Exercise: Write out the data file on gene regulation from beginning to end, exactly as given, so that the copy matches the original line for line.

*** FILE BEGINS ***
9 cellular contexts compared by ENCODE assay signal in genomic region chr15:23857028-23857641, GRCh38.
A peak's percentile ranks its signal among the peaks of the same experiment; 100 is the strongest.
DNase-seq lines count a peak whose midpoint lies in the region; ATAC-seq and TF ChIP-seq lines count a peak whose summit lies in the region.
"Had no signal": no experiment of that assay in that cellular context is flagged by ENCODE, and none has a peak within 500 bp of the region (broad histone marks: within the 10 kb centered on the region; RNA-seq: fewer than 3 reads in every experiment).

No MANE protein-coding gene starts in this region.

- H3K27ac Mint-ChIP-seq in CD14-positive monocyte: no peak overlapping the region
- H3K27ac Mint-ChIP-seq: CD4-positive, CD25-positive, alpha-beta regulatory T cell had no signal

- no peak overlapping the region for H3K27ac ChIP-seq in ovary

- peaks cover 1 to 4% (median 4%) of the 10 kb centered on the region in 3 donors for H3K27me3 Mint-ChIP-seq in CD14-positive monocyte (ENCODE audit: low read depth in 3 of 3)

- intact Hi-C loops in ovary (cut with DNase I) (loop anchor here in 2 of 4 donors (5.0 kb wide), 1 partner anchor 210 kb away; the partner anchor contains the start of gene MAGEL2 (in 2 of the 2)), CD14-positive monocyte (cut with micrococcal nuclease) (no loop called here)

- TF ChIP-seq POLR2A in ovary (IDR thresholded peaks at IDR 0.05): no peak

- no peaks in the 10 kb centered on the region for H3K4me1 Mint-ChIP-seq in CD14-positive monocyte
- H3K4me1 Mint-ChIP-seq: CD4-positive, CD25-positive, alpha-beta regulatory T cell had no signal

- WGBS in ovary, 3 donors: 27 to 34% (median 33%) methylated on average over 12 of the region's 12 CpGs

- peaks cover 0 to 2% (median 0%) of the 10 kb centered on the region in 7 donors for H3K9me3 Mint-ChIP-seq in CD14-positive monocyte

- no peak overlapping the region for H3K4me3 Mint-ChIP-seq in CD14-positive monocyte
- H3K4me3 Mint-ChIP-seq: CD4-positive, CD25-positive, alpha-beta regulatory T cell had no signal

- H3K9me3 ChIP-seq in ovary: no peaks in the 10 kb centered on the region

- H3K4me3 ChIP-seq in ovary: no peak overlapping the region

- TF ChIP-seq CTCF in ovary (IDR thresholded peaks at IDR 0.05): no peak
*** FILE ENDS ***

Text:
9 cellular contexts compared by ENCODE assay signal in genomic region chr15:23857028-23857641, GRCh38.
A peak's percentile ranks its signal among the peaks of the same experiment; 100 is the strongest.
DNase-seq lines count a peak whose midpoint lies in the region; ATAC-seq and TF ChIP-seq lines count a peak whose summit lies in the region.
"Had no signal": no experiment of that assay in that cellular context is flagged by ENCODE, and none has a peak within 500 bp of the region (broad histone marks: within the 10 kb centered on the region; RNA-seq: fewer than 3 reads in every experiment).

No MANE protein-coding gene starts in this region.

- H3K27ac Mint-ChIP-seq in CD14-positive monocyte: no peak overlapping the region
- H3K27ac Mint-ChIP-seq: CD4-positive, CD25-positive, alpha-beta regulatory T cell had no signal

- no peak overlapping the region for H3K27ac ChIP-seq in ovary

- peaks cover 1 to 4% (median 4%) of the 10 kb centered on the region in 3 donors for H3K27me3 Mint-ChIP-seq in CD14-positive monocyte (ENCODE audit: low read depth in 3 of 3)

- intact Hi-C loops in ovary (cut with DNase I) (loop anchor here in 2 of 4 donors (5.0 kb wide), 1 partner anchor 210 kb away; the partner anchor contains the start of gene MAGEL2 (in 2 of the 2)), CD14-positive monocyte (cut with micrococcal nuclease) (no loop called here)

- TF ChIP-seq POLR2A in ovary (IDR thresholded peaks at IDR 0.05): no peak

- no peaks in the 10 kb centered on the region for H3K4me1 Mint-ChIP-seq in CD14-positive monocyte
- H3K4me1 Mint-ChIP-seq: CD4-positive, CD25-positive, alpha-beta regulatory T cell had no signal

- WGBS in ovary, 3 donors: 27 to 34% (median 33%) methylated on average over 12 of the region's 12 CpGs

- peaks cover 0 to 2% (median 0%) of the 10 kb centered on the region in 7 donors for H3K9me3 Mint-ChIP-seq in CD14-positive monocyte

- no peak overlapping the region for H3K4me3 Mint-ChIP-seq in CD14-positive monocyte
- H3K4me3 Mint-ChIP-seq: CD4-positive, CD25-positive, alpha-beta regulatory T cell had no signal

- H3K9me3 ChIP-seq in ovary: no peaks in the 10 kb centered on the region

- H3K4me3 ChIP-seq in ovary: no peak overlapping the region

- TF ChIP-seq CTCF in ovary (IDR thresholded peaks at IDR 0.05): no peak